Five weird facts about Calhoun County

Critchlow's Alligator Sanctuary
Sep 12 2019

Five weird facts about Calhoun County

1) We’ve got alligators (and one crocodile)

Michigan likes to brag about not having sharks and alligators in the water, but that’s not quite true in Calhoun County.

The Critchlow Alligator Sanctuary has hundreds of reptiles in the rural village of Athens. 

The alligators come to the sanctuary through rescue or adoption and will be taken care of for the rest of their lives.

The largest of the ‘gators is Godzilla, who is 11 feet long. There’s also an assortment of lizards, toads, fish, frogs and one crocodile named Lyle.

Tourists can pay admission to watch the alligators and feed them treats in the different habitats. Rest assured, though, you can continue to swim in gator-free lakes.

2) We solved a bug problem with chainsaws

Leila Arboretum was hit hard by the emerald ash borer, a destructive beetle that kills trees.

Instead of clearing the land that was affected by the beetle menace, Leila Arboretum held a chainsaw festival. Artists came to Battle Creek and turned the dead trees into sculptures.

Now what was a bug-infested grove is a fun, interactive exhibit with dragons, wizards and one awesome centaur.

3) We were part of the booze pipeline during Prohibition

“Purple Gang” isn’t the kind of name that inspires terror nowadays, but during the ‘20s and ‘30s, they were the toughest criminals in Michigan. Along with robbery and murder, they ran a bootlegger’s line from the Canada/Detroit border to Chicago.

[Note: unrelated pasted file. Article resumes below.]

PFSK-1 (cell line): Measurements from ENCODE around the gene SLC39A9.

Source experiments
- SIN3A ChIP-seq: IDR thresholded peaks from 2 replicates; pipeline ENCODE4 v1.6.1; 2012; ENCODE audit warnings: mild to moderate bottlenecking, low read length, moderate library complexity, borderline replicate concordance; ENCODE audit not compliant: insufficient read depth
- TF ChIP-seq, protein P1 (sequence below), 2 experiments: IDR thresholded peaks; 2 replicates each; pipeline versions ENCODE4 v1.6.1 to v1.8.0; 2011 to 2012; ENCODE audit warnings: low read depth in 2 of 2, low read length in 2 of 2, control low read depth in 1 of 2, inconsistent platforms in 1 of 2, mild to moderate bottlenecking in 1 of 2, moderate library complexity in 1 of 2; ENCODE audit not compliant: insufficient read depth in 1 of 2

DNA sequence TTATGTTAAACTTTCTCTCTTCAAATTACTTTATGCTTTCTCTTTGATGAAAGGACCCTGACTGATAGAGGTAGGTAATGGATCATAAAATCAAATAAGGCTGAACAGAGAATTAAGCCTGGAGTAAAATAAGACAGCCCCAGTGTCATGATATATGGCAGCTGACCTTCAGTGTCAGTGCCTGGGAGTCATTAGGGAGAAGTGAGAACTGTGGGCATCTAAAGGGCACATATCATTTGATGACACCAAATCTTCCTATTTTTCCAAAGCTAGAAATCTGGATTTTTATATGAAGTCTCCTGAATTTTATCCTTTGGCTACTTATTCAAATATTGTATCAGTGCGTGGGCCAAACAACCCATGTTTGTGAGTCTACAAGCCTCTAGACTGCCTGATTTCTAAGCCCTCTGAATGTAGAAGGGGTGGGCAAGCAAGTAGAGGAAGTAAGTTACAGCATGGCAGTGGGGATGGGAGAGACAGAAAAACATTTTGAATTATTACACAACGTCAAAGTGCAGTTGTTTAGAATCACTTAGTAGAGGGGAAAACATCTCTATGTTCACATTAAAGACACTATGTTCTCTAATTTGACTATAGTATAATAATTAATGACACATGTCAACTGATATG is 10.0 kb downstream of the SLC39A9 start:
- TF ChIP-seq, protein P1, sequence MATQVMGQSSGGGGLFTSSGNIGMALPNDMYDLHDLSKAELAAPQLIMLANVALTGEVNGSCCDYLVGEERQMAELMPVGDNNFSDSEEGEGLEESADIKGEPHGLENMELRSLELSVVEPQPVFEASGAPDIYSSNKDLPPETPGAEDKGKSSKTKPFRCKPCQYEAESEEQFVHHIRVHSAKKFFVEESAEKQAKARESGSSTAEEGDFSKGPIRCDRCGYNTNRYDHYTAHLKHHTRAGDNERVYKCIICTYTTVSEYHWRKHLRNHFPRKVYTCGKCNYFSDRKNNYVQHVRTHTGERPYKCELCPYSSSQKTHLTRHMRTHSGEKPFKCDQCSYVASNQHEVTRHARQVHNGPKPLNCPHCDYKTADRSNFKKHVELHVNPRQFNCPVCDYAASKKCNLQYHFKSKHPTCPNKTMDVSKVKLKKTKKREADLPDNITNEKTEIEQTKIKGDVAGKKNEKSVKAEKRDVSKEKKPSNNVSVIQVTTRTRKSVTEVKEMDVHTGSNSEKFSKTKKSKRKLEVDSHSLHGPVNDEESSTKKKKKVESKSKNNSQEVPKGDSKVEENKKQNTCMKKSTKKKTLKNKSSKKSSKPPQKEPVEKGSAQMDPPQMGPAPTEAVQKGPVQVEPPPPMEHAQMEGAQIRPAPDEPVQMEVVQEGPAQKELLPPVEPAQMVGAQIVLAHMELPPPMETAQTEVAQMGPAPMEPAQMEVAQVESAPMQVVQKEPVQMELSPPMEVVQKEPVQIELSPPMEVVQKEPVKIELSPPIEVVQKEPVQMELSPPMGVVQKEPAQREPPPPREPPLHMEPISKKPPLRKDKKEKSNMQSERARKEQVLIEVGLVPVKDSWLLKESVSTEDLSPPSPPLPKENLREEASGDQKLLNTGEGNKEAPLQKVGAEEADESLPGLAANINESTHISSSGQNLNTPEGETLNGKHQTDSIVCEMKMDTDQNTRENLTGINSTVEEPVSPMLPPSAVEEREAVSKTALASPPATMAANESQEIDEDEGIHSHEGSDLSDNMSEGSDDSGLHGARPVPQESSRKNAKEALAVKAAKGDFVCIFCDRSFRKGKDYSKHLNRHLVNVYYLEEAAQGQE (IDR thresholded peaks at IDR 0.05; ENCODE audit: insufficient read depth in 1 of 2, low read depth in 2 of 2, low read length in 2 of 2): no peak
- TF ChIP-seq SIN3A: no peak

Calhoun County is conveniently located halfway between the big cities, and in the 1930s the Purple Gang settled in Albion to continue operations. 

There’s a historic walking tour map available on the Cascarelli’s website. (www.cascarellisalbion.com/purple-gang-tour/) It highlights places such as the former junkyard that was a front for their operation and the alley where they’d rough up anyone who crossed them. 

Rumor has it they also did business on the balcony of the Bohm Theater, so the movie theater installed a row of purple seats as a tip of the hat to history.

4) We got a shout-out from the original Ripley’s Believe It or Not!

Robert Ripley gave a shout-out to Battle Creek’s iconic stone tower, which he called the “Rock of Ages,” according to the Regional History Museum of Battle Creek.

The tower greets visitors when they arrive in downtown Battle Creek from I-194 (which locals call the “Penetrator” — okay, that’s a little weird, too).

The tower was built by historian James Brown in the 1930s. It’s an odd mish-mash of stones and artifacts. If you stop by, see if you can find: a helmet, an anvil, a letter box, a stalactite, a plate from a printing press and a plaque made from the wreckage of the USS MAINE.

5) We have an urban legend about squirrel warfare

Visit any park in Battle Creek, and you’ll likely see a flash of fluffy tail as a black squirrel runs by. They can be found everywhere. 

A popular story is Dr. J.H. Kellogg didn’t like red squirrels and so he brought in black squirrels to fight them and take over the territory.

That dramatic story is partially correct.

While the squirrels around here have black fur, they are technically grey squirrels. According to an article in the Battle Creek Enquirer from 1915, Dr. Kellogg imported 300 grey squirrels.

If it was because he was trying to incite a squirrel war, he kept that to himself. He told the newspaper he had fond memories of grey squirrels from his youth and wanted to restore them to Battle Creek.

The newspaper said “if they are protected and fed they will become as tame here as they are in Ann Arbor and the Detroit and Chicago parks where they are never molested and are common pets.”

Tell that to the locals who have squirrels in their bird feeders.

W.K. Kellogg also had a hand in conservation. He created a bird sanctuary in 1927 as a refuge for Canada Geese. The sanctuary later played a big part in saving the trumpeter swan from extinction in Michigan. You can visit the bird sanctuary in Augusta and feed the birds.

*This article was written by Annie Kelley.

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